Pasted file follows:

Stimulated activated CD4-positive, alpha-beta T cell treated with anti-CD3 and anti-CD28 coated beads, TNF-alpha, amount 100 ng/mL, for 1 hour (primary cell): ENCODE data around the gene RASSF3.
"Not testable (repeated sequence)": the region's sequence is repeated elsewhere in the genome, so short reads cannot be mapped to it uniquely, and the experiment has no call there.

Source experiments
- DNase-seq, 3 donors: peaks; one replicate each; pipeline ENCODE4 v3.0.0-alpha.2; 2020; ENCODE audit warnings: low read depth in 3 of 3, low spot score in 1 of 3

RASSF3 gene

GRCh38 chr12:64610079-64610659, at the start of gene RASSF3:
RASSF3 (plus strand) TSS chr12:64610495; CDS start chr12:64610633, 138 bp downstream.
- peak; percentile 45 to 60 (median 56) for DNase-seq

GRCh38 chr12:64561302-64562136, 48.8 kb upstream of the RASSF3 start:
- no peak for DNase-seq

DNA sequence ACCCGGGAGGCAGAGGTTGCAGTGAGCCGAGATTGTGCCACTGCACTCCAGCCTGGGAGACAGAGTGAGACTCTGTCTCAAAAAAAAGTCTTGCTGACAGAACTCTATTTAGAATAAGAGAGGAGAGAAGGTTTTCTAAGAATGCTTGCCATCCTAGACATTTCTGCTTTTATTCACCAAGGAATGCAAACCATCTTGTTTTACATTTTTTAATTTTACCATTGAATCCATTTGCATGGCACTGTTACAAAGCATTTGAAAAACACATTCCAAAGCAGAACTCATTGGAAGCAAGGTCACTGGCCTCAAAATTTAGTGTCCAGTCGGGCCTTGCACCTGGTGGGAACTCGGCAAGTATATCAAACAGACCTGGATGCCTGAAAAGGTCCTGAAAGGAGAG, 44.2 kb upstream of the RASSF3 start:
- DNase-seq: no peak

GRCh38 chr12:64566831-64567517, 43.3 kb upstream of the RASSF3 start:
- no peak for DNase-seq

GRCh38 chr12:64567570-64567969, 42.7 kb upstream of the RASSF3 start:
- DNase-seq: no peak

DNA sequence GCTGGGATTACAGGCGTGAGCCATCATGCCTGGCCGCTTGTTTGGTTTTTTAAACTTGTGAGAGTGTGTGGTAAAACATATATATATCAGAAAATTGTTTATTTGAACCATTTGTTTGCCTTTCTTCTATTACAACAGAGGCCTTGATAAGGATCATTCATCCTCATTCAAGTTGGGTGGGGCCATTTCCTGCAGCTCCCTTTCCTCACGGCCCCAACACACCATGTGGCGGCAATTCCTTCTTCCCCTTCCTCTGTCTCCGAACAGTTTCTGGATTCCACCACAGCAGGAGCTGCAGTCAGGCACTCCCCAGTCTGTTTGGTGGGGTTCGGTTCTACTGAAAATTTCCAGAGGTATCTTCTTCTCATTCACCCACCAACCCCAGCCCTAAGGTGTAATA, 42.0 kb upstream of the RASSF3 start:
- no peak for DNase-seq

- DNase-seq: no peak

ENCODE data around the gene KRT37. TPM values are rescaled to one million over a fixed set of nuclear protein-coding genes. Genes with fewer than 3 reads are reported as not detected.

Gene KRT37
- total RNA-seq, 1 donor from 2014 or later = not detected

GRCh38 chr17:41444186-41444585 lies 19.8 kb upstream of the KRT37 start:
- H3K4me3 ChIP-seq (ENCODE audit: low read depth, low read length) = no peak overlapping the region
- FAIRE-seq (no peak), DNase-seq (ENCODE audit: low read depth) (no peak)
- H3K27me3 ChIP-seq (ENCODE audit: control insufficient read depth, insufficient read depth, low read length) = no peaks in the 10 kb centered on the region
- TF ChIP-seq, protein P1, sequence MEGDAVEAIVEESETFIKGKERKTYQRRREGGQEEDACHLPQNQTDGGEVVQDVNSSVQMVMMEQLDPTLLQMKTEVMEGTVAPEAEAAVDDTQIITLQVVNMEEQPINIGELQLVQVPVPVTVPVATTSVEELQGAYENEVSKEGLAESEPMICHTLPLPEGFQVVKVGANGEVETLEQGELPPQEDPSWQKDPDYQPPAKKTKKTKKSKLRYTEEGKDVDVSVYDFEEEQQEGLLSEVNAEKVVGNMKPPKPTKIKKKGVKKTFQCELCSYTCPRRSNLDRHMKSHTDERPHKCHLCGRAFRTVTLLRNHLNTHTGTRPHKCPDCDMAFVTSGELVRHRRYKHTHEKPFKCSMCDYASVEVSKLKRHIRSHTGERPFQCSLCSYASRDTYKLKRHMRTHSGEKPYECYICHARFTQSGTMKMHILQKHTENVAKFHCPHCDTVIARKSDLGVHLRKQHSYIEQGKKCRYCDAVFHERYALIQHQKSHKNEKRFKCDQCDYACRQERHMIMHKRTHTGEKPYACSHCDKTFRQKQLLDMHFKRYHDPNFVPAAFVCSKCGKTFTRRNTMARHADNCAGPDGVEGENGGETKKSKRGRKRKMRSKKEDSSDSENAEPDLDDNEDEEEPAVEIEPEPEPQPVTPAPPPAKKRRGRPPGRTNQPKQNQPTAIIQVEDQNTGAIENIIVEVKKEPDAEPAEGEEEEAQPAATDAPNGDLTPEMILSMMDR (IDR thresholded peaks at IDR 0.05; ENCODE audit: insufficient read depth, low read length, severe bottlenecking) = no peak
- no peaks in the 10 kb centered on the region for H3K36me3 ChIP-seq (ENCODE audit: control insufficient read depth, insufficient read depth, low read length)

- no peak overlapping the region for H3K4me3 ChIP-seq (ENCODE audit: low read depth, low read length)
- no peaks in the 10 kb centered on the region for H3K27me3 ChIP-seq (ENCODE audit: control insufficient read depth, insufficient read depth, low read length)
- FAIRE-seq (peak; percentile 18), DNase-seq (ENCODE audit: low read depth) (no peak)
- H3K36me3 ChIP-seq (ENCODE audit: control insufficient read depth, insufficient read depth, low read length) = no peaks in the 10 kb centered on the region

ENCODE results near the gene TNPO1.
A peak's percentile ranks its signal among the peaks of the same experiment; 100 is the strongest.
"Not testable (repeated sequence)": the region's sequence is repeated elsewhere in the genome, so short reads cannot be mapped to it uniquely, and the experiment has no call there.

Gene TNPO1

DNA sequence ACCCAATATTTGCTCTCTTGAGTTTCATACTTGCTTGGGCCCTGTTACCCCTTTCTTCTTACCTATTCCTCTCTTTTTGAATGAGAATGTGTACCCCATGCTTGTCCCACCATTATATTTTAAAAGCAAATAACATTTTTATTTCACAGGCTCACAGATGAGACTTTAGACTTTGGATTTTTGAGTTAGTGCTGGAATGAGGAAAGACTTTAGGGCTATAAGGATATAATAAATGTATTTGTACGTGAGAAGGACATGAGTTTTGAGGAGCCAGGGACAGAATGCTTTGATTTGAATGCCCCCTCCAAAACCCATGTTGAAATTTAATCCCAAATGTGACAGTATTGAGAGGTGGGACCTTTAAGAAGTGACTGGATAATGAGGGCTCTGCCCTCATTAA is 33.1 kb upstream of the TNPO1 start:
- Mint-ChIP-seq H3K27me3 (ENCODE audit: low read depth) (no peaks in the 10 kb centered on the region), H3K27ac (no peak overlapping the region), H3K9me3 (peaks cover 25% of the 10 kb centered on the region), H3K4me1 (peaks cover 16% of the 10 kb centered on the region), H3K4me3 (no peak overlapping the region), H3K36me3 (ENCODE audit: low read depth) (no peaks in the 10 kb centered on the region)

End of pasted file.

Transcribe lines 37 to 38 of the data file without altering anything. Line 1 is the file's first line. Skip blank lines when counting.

DNA sequence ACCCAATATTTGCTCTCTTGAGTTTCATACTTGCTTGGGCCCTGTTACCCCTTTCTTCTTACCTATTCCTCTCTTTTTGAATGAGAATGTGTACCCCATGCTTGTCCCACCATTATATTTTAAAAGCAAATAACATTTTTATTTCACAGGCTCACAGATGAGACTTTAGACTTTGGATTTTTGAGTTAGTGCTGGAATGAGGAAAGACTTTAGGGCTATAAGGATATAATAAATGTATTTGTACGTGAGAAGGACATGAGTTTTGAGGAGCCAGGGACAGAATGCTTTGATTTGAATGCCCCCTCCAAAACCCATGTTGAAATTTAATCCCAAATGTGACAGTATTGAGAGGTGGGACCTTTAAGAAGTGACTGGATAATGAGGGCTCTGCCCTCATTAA is 33.1 kb upstream of the TNPO1 start:
- Mint-ChIP-seq H3K27me3 (ENCODE audit: low read depth) (no peaks in the 10 kb centered on the region), H3K27ac (no peak overlapping the region), H3K9me3 (peaks cover 25% of the 10 kb centered on the region), H3K4me1 (peaks cover 16% of the 10 kb centered on the region), H3K4me3 (no peak overlapping the region), H3K36me3 (ENCODE audit: low read depth) (no peaks in the 10 kb centered on the region)